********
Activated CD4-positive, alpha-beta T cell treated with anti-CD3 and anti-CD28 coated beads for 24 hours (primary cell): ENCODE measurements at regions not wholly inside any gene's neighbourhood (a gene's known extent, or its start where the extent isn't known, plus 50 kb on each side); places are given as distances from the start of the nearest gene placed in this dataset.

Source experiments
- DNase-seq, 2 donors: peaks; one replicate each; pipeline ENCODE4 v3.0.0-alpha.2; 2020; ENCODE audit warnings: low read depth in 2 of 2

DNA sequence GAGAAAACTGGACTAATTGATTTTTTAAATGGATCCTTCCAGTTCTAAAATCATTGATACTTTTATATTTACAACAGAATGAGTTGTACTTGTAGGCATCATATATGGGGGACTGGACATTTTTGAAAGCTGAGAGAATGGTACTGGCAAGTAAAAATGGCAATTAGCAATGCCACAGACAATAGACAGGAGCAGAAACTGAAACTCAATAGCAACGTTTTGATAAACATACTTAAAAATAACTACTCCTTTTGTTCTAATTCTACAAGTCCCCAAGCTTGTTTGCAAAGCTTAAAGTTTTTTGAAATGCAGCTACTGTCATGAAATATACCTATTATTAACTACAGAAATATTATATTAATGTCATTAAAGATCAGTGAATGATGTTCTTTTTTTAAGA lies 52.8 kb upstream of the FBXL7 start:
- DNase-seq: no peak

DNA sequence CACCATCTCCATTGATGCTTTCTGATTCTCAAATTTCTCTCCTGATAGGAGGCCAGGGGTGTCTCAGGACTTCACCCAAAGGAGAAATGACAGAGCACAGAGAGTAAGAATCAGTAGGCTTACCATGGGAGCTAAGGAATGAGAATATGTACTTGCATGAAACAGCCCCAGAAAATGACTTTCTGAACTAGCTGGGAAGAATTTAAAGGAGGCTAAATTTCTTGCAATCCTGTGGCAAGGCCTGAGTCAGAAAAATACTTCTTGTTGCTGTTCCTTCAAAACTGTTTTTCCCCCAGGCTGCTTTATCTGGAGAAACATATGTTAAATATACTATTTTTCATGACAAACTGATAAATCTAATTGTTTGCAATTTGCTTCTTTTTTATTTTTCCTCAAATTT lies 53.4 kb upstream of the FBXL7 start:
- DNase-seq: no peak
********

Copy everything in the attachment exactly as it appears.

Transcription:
Activated CD4-positive, alpha-beta T cell treated with anti-CD3 and anti-CD28 coated beads for 24 hours (primary cell): ENCODE measurements at regions not wholly inside any gene's neighbourhood (a gene's known extent, or its start where the extent isn't known, plus 50 kb on each side); places are given as distances from the start of the nearest gene placed in this dataset.

Source experiments
- DNase-seq, 2 donors: peaks; one replicate each; pipeline ENCODE4 v3.0.0-alpha.2; 2020; ENCODE audit warnings: low read depth in 2 of 2

DNA sequence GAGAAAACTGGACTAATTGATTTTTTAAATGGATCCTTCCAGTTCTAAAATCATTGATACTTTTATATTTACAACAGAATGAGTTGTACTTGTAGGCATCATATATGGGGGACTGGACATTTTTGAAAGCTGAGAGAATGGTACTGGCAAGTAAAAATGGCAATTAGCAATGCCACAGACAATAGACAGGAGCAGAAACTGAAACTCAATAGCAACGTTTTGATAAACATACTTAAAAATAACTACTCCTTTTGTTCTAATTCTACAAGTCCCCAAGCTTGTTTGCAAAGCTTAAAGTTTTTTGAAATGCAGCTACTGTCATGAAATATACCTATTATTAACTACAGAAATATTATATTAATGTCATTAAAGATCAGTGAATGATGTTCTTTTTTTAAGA lies 52.8 kb upstream of the FBXL7 start:
- DNase-seq: no peak

DNA sequence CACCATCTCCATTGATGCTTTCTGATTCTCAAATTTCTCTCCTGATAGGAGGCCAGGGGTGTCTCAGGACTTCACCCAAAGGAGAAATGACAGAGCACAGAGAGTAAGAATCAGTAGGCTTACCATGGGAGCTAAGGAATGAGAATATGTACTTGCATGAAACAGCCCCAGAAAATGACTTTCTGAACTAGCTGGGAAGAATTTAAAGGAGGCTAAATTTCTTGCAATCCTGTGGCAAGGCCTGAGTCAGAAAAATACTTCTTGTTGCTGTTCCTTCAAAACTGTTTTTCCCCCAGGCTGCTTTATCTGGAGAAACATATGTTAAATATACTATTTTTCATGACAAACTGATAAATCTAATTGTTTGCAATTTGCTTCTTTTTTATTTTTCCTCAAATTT lies 53.4 kb upstream of the FBXL7 start:
- DNase-seq: no peak